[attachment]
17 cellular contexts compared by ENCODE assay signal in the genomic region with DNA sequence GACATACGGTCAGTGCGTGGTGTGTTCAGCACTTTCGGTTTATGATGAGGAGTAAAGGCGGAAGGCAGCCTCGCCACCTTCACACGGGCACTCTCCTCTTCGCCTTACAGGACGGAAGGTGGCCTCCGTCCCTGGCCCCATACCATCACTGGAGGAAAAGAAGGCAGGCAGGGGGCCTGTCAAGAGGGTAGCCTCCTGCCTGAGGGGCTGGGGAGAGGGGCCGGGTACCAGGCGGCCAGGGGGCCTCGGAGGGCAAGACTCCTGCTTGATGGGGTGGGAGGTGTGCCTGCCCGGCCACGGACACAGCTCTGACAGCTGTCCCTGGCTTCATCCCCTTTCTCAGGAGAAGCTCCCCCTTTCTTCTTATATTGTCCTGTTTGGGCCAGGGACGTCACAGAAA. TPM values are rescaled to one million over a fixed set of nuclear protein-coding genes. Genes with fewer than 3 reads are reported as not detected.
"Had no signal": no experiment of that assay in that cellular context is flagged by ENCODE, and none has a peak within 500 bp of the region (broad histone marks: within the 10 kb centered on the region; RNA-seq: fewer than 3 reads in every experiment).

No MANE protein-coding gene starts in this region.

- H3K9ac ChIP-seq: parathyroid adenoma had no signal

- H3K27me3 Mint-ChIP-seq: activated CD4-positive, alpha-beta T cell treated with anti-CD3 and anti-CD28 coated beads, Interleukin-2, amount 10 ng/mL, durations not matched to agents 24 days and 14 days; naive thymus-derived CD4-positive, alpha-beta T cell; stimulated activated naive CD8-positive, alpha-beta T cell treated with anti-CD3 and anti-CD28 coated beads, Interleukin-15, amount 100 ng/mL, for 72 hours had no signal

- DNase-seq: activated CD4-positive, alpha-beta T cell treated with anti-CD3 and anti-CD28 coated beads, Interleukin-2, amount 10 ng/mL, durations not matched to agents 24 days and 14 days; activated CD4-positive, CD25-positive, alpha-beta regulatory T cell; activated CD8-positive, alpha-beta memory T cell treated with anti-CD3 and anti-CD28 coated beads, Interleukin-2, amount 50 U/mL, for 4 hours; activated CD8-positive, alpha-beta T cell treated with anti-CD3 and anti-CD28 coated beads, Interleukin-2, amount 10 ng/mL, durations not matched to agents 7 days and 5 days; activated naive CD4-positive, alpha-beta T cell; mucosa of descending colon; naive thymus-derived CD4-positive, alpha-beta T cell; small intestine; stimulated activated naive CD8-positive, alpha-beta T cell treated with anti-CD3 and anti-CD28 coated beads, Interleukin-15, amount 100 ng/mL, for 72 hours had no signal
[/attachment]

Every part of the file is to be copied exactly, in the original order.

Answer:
17 cellular contexts compared by ENCODE assay signal in the genomic region with DNA sequence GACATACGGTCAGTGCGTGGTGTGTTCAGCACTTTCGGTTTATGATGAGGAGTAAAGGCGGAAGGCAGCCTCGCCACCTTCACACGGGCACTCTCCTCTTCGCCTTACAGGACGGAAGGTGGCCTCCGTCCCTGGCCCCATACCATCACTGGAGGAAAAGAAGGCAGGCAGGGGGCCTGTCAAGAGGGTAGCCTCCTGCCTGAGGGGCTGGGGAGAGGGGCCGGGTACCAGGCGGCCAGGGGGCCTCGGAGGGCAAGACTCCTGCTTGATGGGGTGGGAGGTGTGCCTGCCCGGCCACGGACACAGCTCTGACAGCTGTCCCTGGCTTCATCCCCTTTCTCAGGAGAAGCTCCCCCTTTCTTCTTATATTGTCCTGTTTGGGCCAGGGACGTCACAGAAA. TPM values are rescaled to one million over a fixed set of nuclear protein-coding genes. Genes with fewer than 3 reads are reported as not detected.
"Had no signal": no experiment of that assay in that cellular context is flagged by ENCODE, and none has a peak within 500 bp of the region (broad histone marks: within the 10 kb centered on the region; RNA-seq: fewer than 3 reads in every experiment).

No MANE protein-coding gene starts in this region.

- H3K9ac ChIP-seq: parathyroid adenoma had no signal

- H3K27me3 Mint-ChIP-seq: activated CD4-positive, alpha-beta T cell treated with anti-CD3 and anti-CD28 coated beads, Interleukin-2, amount 10 ng/mL, durations not matched to agents 24 days and 14 days; naive thymus-derived CD4-positive, alpha-beta T cell; stimulated activated naive CD8-positive, alpha-beta T cell treated with anti-CD3 and anti-CD28 coated beads, Interleukin-15, amount 100 ng/mL, for 72 hours had no signal

- DNase-seq: activated CD4-positive, alpha-beta T cell treated with anti-CD3 and anti-CD28 coated beads, Interleukin-2, amount 10 ng/mL, durations not matched to agents 24 days and 14 days; activated CD4-positive, CD25-positive, alpha-beta regulatory T cell; activated CD8-positive, alpha-beta memory T cell treated with anti-CD3 and anti-CD28 coated beads, Interleukin-2, amount 50 U/mL, for 4 hours; activated CD8-positive, alpha-beta T cell treated with anti-CD3 and anti-CD28 coated beads, Interleukin-2, amount 10 ng/mL, durations not matched to agents 7 days and 5 days; activated naive CD4-positive, alpha-beta T cell; mucosa of descending colon; naive thymus-derived CD4-positive, alpha-beta T cell; small intestine; stimulated activated naive CD8-positive, alpha-beta T cell treated with anti-CD3 and anti-CD28 coated beads, Interleukin-15, amount 100 ng/mL, for 72 hours had no signal